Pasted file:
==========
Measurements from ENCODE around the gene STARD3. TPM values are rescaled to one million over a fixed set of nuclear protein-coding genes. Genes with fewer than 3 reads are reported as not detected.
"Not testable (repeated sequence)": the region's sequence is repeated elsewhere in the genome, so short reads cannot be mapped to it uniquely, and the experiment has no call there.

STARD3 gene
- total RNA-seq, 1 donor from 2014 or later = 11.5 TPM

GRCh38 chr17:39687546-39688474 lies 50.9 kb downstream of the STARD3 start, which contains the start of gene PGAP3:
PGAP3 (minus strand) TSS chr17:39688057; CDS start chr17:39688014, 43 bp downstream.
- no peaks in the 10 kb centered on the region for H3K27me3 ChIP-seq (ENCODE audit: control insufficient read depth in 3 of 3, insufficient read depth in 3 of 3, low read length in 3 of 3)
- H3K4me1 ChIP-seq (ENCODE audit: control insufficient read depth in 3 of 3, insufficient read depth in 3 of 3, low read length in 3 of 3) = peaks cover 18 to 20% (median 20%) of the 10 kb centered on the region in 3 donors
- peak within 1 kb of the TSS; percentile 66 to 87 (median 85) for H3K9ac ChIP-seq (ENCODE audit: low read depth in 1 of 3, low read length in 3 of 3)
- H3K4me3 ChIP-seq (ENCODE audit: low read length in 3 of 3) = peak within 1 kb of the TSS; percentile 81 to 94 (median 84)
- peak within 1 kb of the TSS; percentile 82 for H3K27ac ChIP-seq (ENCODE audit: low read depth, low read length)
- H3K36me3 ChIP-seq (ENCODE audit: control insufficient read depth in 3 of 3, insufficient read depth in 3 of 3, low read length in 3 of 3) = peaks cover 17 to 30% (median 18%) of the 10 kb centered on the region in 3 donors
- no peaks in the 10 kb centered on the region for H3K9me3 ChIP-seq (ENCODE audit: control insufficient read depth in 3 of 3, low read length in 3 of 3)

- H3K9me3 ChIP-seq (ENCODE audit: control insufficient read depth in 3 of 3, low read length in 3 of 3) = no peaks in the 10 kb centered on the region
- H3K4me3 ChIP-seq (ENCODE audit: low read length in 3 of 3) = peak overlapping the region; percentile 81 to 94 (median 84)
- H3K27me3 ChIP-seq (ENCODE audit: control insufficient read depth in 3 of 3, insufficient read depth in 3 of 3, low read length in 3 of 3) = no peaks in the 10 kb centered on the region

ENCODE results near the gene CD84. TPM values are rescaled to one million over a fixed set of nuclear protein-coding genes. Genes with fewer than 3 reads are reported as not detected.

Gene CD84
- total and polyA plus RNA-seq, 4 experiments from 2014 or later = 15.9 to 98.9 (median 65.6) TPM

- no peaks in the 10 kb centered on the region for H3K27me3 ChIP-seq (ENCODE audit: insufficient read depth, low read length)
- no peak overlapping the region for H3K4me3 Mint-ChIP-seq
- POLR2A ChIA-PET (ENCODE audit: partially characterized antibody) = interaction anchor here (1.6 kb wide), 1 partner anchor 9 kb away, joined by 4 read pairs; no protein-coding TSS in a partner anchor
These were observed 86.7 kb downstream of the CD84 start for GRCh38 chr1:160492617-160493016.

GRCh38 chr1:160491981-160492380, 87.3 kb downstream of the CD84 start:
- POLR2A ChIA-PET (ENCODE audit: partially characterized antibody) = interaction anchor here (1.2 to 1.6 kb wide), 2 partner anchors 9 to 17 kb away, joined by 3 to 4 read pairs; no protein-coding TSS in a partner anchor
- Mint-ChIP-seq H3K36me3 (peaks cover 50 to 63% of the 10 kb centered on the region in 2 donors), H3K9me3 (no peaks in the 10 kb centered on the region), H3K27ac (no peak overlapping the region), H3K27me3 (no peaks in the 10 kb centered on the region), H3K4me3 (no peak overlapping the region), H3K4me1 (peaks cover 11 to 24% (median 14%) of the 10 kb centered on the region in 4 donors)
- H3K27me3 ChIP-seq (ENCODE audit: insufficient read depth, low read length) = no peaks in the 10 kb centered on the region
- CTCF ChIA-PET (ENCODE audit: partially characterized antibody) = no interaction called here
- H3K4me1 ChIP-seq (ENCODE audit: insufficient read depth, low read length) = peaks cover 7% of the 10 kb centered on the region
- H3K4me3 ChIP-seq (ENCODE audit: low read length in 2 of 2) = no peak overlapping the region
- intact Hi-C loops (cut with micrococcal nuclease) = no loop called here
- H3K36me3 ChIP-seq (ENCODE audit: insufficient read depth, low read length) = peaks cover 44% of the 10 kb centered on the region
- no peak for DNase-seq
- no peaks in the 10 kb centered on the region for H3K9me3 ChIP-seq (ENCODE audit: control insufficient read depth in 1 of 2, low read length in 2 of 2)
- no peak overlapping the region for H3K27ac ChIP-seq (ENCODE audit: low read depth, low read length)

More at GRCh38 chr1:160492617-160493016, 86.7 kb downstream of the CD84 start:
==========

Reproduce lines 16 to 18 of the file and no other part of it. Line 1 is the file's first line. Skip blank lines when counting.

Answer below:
- H3K27me3 ChIP-seq (ENCODE audit: control insufficient read depth in 3 of 3, insufficient read depth in 3 of 3, low read length in 3 of 3) = no peaks in the 10 kb centered on the region

ENCODE results near the gene CD84. TPM values are rescaled to one million over a fixed set of nuclear protein-coding genes. Genes with fewer than 3 reads are reported as not detected.

Gene CD84